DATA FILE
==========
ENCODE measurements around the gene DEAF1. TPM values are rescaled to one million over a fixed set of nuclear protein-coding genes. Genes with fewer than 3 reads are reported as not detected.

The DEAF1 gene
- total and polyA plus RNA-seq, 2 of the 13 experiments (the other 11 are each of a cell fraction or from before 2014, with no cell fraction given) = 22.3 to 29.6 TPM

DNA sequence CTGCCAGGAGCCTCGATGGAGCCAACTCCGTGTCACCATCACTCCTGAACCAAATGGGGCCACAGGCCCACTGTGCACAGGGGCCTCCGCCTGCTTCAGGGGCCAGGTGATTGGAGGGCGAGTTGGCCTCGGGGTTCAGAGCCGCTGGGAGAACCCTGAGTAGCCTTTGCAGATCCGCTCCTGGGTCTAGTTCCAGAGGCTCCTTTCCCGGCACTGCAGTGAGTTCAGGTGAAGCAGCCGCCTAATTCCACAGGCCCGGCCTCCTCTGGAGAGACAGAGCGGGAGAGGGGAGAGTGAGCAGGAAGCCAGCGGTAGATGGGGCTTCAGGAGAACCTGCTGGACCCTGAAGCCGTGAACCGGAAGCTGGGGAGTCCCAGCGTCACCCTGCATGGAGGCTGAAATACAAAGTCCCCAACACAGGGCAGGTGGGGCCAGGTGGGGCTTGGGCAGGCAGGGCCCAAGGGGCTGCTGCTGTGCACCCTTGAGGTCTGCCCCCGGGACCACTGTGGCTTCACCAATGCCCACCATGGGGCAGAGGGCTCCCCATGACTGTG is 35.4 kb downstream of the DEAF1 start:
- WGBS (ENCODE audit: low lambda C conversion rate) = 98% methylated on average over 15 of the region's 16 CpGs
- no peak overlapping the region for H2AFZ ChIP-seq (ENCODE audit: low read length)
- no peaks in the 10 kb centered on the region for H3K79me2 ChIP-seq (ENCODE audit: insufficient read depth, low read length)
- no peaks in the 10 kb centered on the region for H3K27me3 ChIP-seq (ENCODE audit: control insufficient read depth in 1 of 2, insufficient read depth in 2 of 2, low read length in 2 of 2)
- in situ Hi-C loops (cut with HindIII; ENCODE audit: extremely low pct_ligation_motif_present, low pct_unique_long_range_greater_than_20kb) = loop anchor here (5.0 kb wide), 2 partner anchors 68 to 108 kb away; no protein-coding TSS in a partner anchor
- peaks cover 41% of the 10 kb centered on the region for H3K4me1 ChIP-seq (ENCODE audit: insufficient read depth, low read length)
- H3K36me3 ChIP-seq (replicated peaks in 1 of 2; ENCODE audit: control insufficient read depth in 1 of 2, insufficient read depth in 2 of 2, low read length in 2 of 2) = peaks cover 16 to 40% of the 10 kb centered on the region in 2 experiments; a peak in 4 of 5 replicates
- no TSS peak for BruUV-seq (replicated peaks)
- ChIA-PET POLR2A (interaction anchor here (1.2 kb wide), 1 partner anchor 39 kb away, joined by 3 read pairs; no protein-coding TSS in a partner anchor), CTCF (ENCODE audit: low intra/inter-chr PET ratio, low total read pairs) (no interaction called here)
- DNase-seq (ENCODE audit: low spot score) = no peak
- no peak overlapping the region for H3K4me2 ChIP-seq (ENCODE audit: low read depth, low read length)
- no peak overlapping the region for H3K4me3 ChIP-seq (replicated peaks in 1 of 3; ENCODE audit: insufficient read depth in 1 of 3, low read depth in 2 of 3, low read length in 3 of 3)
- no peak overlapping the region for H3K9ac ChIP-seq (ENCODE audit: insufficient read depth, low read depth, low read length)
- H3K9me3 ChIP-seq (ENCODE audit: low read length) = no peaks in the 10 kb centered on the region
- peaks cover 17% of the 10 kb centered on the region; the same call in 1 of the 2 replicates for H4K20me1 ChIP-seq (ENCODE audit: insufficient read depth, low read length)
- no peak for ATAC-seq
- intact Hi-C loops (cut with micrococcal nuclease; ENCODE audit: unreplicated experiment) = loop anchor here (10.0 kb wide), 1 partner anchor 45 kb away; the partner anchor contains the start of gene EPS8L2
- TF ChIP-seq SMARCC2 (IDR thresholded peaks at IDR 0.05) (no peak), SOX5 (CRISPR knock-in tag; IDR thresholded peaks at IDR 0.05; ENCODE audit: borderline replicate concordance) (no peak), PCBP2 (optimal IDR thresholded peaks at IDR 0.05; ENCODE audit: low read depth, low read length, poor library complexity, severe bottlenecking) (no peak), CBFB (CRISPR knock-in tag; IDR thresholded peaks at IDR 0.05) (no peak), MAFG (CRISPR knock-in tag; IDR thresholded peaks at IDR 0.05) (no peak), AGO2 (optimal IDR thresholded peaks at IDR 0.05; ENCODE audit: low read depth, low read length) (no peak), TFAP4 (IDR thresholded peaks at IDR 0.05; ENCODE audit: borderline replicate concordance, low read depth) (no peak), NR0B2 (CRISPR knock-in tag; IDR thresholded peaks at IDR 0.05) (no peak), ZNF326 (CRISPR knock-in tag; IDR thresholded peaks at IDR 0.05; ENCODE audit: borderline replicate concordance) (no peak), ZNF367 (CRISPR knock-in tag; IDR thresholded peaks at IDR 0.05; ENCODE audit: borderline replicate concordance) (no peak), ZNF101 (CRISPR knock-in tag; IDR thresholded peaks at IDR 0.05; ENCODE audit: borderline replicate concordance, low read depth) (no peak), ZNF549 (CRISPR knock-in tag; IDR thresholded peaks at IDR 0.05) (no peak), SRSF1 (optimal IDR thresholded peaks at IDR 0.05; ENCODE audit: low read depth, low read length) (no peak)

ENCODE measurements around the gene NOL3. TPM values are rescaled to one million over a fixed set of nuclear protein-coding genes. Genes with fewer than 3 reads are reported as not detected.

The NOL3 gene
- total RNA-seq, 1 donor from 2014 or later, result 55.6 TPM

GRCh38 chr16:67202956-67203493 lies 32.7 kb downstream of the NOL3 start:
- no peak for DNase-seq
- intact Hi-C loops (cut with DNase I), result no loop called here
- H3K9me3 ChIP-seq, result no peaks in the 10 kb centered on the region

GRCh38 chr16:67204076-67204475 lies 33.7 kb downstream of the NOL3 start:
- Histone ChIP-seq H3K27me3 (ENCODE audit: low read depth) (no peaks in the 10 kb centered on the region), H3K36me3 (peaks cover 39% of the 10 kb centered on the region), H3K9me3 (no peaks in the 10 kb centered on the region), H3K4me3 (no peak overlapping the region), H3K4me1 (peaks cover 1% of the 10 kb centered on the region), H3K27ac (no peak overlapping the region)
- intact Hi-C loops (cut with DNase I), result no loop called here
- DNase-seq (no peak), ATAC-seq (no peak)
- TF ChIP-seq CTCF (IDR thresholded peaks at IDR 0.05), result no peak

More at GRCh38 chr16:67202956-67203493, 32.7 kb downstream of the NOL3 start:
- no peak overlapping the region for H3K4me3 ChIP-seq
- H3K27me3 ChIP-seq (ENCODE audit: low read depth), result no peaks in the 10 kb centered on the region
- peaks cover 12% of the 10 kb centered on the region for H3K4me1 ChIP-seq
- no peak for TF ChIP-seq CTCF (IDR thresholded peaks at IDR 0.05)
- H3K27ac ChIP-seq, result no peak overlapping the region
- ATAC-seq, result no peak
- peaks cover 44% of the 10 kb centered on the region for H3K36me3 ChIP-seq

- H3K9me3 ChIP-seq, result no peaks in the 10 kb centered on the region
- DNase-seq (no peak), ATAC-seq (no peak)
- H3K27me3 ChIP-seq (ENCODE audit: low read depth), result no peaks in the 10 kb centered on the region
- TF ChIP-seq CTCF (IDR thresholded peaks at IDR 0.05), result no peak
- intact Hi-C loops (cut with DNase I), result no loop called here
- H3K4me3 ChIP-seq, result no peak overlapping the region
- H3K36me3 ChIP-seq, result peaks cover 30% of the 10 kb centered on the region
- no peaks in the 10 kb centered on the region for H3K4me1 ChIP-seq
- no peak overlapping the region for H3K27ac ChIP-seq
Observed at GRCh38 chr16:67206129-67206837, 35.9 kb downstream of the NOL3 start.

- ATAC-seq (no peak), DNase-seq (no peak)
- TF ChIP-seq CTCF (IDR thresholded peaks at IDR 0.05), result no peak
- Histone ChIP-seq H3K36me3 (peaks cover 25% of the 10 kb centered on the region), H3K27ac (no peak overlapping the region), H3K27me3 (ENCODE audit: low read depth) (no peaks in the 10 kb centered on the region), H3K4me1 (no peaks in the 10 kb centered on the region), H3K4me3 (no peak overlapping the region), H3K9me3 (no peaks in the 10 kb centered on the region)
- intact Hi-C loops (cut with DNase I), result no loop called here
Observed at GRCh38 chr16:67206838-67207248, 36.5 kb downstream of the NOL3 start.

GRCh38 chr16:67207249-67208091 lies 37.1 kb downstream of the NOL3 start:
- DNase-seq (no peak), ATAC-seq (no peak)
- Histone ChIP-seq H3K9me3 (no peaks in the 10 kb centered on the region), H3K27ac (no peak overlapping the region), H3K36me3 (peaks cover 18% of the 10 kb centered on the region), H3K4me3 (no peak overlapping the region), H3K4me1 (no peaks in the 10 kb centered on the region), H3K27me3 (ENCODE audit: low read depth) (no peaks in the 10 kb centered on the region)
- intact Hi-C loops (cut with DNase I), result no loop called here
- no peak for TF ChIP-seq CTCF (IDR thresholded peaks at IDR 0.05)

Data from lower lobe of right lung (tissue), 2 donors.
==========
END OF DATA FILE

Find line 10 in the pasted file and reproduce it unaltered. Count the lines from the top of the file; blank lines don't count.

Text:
- peaks cover 41% of the 10 kb centered on the region for H3K4me1 ChIP-seq (ENCODE audit: insufficient read depth, low read length)